In response to the credit union tax exemption, I try to look past my personal connection to credit unions and consider the tax paying citizen’s viewpoint. I agree with your comment regarding overall attitudes with regard to entities and individuals on paying taxes. However I do support that one should not receive the benefits of taxation such as roads, schools, national security, etc., with an attitude “someone else will pay for it”.

      The overall message which has been presented regarding credit unions and taxation is: “credit unions don’t pay taxes”. But credit unions do pay many taxes and fees, including payroll and property taxes. It is also important to note that share dividends paid to credit union members are taxed at the membership level.

      In 1934 the Federal Credit Union Act (FCUA) gave credit unions the federal income tax exemption because “credit unions are mutual or cooperative organizations operated entirely by and for their members.” The defining characteristics of a credit union, no matter what the size, remain the same today as they did in 1934—credit unions are not-for-profit cooperatives that serve defined fields of membership, generally have volunteer boards of directors and cannot issue capital stock. Credit unions are restricted in where they can invest their members’ deposits and are subject to stringent capital requirements. A credit union’s shareholders are its members and each member has one vote, regardless of the amount on deposit.

      IAACU exists to serve our members and advance their financial well-being. Our income is used to pay operating costs and create regulatory capital to safeguard our members’ deposits. Contrary to the business model of banking whereby income is generated to pay operating expenses and maximize return for stockholders. I’m not advocating credit unions over banks, just pointing out the difference in how the income, to be taxed, is used. If a credit union exceeds the regulatory capital requirements excess revenue is returned to their members in the form of better rates and/or an extraordinary dividend.

      If Credit Unions lose their tax exempt status it would adversely impact savings and borrowing rates as well as increase fees and further restrain their ability to raise capital. A tax on a member owned not-for profit is an additional tax on its members.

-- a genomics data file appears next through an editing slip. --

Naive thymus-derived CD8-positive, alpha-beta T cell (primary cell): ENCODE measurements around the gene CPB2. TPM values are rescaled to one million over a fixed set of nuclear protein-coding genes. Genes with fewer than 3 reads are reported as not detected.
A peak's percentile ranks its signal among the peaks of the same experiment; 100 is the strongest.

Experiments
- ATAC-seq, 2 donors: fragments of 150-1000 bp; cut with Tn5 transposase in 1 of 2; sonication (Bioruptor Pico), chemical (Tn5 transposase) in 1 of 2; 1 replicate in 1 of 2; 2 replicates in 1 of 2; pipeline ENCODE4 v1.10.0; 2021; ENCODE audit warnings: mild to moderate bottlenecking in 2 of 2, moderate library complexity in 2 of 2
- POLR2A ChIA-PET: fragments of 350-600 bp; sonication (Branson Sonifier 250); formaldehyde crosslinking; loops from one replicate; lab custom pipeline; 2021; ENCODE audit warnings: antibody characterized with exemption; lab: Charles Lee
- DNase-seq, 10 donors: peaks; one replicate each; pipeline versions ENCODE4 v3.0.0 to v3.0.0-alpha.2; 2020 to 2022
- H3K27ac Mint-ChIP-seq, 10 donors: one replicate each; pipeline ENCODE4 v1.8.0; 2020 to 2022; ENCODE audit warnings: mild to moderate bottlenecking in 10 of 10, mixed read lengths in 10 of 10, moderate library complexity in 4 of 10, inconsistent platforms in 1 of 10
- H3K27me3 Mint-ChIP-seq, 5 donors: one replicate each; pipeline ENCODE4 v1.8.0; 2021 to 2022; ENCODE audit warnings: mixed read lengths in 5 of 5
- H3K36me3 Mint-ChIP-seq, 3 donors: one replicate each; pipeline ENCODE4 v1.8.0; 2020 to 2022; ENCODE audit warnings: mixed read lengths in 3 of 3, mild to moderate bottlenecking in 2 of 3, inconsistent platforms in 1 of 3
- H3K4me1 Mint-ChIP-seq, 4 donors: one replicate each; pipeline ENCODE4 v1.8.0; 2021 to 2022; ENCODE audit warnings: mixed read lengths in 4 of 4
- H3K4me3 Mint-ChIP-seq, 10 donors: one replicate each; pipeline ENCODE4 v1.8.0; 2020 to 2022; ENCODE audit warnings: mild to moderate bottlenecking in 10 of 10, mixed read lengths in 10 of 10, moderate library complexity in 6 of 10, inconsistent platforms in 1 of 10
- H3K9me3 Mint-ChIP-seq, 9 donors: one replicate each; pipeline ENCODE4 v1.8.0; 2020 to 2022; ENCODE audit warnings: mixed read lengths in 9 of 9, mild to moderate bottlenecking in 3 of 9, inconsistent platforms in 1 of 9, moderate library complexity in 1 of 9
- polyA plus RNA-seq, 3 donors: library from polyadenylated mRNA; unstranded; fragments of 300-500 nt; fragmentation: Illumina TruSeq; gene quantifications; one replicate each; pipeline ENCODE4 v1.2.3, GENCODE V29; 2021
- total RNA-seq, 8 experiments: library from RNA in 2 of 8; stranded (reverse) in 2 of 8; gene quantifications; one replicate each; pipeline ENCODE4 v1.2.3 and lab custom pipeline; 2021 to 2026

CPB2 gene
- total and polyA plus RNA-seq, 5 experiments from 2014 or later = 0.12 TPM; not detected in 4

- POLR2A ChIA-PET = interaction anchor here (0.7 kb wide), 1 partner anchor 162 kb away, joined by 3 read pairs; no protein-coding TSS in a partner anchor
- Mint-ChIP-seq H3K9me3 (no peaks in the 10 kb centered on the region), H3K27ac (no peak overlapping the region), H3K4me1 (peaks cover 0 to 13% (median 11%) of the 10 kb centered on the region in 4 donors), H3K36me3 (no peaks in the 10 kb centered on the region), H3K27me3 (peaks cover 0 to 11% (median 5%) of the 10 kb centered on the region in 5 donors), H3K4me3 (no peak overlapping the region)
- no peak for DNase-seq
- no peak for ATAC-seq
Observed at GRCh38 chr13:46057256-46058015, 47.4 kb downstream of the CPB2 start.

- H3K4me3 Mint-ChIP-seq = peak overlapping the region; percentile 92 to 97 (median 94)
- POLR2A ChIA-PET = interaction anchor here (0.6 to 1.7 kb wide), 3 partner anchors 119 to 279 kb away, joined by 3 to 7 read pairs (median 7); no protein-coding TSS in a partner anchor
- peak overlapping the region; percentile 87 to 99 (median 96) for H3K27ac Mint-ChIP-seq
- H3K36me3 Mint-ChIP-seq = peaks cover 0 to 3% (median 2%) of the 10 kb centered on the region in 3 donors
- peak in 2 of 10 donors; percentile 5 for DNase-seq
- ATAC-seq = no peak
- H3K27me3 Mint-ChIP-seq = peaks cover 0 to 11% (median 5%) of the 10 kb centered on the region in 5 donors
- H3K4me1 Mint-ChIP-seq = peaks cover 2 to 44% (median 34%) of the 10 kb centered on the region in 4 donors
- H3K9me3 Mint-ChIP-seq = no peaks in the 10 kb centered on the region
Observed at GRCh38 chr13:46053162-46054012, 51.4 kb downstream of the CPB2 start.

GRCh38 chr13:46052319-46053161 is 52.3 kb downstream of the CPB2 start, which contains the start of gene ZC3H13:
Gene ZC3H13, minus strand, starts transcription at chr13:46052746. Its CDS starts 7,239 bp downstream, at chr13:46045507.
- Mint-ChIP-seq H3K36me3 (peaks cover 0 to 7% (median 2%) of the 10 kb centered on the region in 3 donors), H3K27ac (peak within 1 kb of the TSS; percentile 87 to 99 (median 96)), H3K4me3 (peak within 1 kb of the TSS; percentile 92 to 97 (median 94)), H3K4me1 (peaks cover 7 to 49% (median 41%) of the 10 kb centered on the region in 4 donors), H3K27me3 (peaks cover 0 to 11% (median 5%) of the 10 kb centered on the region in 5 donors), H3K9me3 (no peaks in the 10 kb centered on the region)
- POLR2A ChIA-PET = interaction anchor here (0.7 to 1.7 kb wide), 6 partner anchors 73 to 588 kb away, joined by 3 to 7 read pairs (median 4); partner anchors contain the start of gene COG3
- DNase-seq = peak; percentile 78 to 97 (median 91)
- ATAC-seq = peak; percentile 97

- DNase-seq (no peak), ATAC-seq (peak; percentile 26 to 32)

Thank you for your comments.

  2. Steve Heissler says:

    Not to get too political here, but wouldn’t we all benefit if we didn’t have to pay taxes. Certainly our monies would go farther, would it not? Conversely our municipalities, states and federal government wouldn’t have anything to do. I do like nice roads, schools, parks, civic and cultural venues, security!

    Fairness in taxes reminds me of a sports analogy, skins v shirts. Those that hadn’t worked out or taken care of themselves were more likely wanting to be a shirt. Those that worked out and took care of themselves were more likely ok being shirtless. But my ideological view is we all need to have some skin in the game to be fair.

    Therein lays the debate. With a Nation and Congress of lawyers, we have made a very complicated tax code. Way too complicated for fairness and a code which discourages savers from paying taxes while encourages spenders to spend and sometimes recklessly.

    So for now, I would prefer to protect my CU from further taxation, as they have been good stewards of my money and provide the most bang for the buck. If only other not-for-profits would be so sensible.

  3. DE Johnson says:

    Is this related to passing Fair Tax laws? My guess is that it is not.

    More taxation will not hold our representatives accountable, which is what we need. Taxing credit unions is not the answer – fiscal accountability is.

    Taxes should be used to build roads, secure our country, educate our citizens, & help those who truly cannot help themselves. Once instated, taxes don’t go away.